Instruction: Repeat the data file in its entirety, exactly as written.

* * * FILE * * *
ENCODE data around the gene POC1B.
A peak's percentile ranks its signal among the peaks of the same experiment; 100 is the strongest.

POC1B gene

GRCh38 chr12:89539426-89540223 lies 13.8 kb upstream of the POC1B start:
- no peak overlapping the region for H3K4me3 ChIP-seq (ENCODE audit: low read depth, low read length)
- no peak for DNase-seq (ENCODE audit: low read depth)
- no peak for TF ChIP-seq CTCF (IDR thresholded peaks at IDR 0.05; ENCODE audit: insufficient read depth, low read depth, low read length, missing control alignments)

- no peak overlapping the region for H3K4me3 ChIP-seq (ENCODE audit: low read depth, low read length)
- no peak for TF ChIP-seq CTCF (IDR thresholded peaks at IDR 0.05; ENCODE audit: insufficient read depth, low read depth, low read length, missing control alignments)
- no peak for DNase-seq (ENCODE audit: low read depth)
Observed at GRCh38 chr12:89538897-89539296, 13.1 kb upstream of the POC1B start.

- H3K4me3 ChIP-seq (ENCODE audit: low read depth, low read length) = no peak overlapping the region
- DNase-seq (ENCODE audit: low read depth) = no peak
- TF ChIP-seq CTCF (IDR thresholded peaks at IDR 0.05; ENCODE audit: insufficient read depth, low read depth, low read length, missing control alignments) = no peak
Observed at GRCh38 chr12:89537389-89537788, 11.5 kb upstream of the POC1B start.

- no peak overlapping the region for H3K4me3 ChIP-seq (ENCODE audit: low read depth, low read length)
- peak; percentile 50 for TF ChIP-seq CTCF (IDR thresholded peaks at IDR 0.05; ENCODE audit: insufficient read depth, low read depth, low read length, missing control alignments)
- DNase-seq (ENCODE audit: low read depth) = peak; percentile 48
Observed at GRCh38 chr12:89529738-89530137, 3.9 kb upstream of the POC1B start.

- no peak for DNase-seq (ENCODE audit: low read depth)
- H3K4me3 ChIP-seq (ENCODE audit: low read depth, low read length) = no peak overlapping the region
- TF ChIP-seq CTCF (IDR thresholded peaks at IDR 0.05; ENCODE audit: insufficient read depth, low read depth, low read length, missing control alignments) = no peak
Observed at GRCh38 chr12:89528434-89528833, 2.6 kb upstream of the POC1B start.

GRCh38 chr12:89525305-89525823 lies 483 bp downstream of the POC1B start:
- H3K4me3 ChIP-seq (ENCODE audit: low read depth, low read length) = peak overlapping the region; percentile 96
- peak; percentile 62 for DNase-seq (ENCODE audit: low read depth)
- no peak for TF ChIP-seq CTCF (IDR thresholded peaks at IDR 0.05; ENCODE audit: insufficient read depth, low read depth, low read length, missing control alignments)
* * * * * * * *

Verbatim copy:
ENCODE data around the gene POC1B.
A peak's percentile ranks its signal among the peaks of the same experiment; 100 is the strongest.

POC1B gene

GRCh38 chr12:89539426-89540223 lies 13.8 kb upstream of the POC1B start:
- no peak overlapping the region for H3K4me3 ChIP-seq (ENCODE audit: low read depth, low read length)
- no peak for DNase-seq (ENCODE audit: low read depth)
- no peak for TF ChIP-seq CTCF (IDR thresholded peaks at IDR 0.05; ENCODE audit: insufficient read depth, low read depth, low read length, missing control alignments)

- no peak overlapping the region for H3K4me3 ChIP-seq (ENCODE audit: low read depth, low read length)
- no peak for TF ChIP-seq CTCF (IDR thresholded peaks at IDR 0.05; ENCODE audit: insufficient read depth, low read depth, low read length, missing control alignments)
- no peak for DNase-seq (ENCODE audit: low read depth)
Observed at GRCh38 chr12:89538897-89539296, 13.1 kb upstream of the POC1B start.

- H3K4me3 ChIP-seq (ENCODE audit: low read depth, low read length) = no peak overlapping the region
- DNase-seq (ENCODE audit: low read depth) = no peak
- TF ChIP-seq CTCF (IDR thresholded peaks at IDR 0.05; ENCODE audit: insufficient read depth, low read depth, low read length, missing control alignments) = no peak
Observed at GRCh38 chr12:89537389-89537788, 11.5 kb upstream of the POC1B start.

- no peak overlapping the region for H3K4me3 ChIP-seq (ENCODE audit: low read depth, low read length)
- peak; percentile 50 for TF ChIP-seq CTCF (IDR thresholded peaks at IDR 0.05; ENCODE audit: insufficient read depth, low read depth, low read length, missing control alignments)
- DNase-seq (ENCODE audit: low read depth) = peak; percentile 48
Observed at GRCh38 chr12:89529738-89530137, 3.9 kb upstream of the POC1B start.

- no peak for DNase-seq (ENCODE audit: low read depth)
- H3K4me3 ChIP-seq (ENCODE audit: low read depth, low read length) = no peak overlapping the region
- TF ChIP-seq CTCF (IDR thresholded peaks at IDR 0.05; ENCODE audit: insufficient read depth, low read depth, low read length, missing control alignments) = no peak
Observed at GRCh38 chr12:89528434-89528833, 2.6 kb upstream of the POC1B start.

GRCh38 chr12:89525305-89525823 lies 483 bp downstream of the POC1B start:
- H3K4me3 ChIP-seq (ENCODE audit: low read depth, low read length) = peak overlapping the region; percentile 96
- peak; percentile 62 for DNase-seq (ENCODE audit: low read depth)
- no peak for TF ChIP-seq CTCF (IDR thresholded peaks at IDR 0.05; ENCODE audit: insufficient read depth, low read depth, low read length, missing control alignments)